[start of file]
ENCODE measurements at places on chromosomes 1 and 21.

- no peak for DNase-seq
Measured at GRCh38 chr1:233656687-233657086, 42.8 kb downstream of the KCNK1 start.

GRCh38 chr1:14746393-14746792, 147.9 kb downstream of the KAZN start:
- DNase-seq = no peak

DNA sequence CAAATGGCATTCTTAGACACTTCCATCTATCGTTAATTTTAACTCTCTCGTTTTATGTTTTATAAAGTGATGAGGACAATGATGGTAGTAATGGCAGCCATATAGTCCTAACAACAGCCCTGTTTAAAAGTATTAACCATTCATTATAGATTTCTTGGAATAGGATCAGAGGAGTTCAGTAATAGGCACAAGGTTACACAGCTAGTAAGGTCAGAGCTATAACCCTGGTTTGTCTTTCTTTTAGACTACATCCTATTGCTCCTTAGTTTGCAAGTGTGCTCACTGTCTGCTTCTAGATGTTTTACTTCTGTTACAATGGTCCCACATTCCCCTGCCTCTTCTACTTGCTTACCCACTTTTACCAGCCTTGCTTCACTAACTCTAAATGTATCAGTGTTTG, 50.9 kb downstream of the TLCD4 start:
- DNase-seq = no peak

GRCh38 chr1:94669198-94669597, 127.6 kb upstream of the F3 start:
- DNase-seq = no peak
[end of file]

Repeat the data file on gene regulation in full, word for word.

ENCODE measurements at places on chromosomes 1 and 21.

- no peak for DNase-seq
Measured at GRCh38 chr1:233656687-233657086, 42.8 kb downstream of the KCNK1 start.

GRCh38 chr1:14746393-14746792, 147.9 kb downstream of the KAZN start:
- DNase-seq = no peak

DNA sequence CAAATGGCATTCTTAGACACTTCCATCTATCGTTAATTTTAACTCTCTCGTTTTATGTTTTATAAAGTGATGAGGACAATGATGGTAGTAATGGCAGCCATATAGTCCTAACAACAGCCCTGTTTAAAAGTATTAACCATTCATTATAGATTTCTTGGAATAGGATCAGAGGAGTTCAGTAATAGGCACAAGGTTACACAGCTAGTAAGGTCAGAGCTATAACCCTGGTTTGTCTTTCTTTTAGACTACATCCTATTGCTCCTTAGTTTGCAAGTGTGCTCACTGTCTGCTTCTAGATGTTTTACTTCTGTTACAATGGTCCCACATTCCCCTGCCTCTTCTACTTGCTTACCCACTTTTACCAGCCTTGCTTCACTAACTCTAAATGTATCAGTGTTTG, 50.9 kb downstream of the TLCD4 start:
- DNase-seq = no peak

GRCh38 chr1:94669198-94669597, 127.6 kb upstream of the F3 start:
- DNase-seq = no peak